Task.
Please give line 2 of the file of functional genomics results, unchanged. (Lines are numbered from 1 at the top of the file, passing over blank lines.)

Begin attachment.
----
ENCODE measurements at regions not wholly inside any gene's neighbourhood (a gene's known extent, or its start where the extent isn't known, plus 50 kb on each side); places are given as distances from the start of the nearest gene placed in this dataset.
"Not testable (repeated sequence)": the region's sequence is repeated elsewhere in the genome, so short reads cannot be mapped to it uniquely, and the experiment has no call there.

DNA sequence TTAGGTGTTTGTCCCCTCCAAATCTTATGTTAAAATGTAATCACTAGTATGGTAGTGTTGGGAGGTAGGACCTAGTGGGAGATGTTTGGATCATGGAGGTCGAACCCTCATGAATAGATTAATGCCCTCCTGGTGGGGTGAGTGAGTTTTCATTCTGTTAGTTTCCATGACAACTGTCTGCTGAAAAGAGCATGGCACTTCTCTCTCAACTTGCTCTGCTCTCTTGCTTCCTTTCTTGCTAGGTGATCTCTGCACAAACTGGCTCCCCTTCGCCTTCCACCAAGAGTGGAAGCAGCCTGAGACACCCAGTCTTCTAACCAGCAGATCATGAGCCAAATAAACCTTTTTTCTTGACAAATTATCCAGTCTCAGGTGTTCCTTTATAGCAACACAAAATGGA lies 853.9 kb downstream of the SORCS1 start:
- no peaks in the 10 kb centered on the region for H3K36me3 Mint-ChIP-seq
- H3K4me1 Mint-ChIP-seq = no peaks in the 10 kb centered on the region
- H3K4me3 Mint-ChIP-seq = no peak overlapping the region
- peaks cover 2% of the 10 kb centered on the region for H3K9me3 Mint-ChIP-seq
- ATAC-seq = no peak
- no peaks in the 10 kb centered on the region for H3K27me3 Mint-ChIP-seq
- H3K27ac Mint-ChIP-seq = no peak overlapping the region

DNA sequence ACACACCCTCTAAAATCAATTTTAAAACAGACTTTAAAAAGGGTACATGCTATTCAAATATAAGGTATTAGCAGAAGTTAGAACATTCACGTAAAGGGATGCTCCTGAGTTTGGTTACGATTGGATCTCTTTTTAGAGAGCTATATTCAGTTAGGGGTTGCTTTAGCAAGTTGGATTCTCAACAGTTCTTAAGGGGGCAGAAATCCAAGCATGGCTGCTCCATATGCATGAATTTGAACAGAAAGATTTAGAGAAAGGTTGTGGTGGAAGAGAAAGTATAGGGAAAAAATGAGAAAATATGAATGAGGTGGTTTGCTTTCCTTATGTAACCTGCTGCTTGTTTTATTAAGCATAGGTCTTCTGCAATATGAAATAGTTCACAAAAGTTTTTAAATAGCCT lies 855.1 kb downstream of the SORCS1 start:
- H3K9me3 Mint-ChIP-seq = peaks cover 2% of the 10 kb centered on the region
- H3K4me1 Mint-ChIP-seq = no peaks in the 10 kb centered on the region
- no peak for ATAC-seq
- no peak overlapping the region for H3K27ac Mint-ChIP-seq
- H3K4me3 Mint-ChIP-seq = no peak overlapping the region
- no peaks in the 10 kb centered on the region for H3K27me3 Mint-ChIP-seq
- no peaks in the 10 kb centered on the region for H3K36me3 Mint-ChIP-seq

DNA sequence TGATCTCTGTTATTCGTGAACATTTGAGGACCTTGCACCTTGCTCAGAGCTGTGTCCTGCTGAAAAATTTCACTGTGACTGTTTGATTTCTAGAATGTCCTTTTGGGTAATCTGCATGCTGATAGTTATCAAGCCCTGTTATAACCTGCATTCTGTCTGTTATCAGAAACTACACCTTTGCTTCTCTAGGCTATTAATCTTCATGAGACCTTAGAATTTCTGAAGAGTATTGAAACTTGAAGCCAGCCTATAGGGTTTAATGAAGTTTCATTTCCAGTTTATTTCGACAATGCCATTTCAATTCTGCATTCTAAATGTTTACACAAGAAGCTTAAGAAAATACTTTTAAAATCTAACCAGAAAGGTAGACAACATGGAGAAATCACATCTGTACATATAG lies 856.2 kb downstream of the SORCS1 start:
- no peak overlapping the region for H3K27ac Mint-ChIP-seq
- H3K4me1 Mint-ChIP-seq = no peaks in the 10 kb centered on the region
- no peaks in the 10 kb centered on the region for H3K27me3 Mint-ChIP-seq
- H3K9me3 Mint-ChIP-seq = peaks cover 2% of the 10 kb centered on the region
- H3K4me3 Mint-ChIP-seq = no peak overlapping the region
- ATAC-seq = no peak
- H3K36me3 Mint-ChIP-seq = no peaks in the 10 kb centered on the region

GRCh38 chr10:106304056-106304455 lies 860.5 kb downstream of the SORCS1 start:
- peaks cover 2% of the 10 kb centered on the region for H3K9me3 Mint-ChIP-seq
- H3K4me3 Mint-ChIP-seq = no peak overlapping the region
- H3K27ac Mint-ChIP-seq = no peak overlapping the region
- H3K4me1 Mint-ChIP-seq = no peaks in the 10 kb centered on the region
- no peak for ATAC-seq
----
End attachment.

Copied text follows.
"Not testable (repeated sequence)": the region's sequence is repeated elsewhere in the genome, so short reads cannot be mapped to it uniquely, and the experiment has no call there.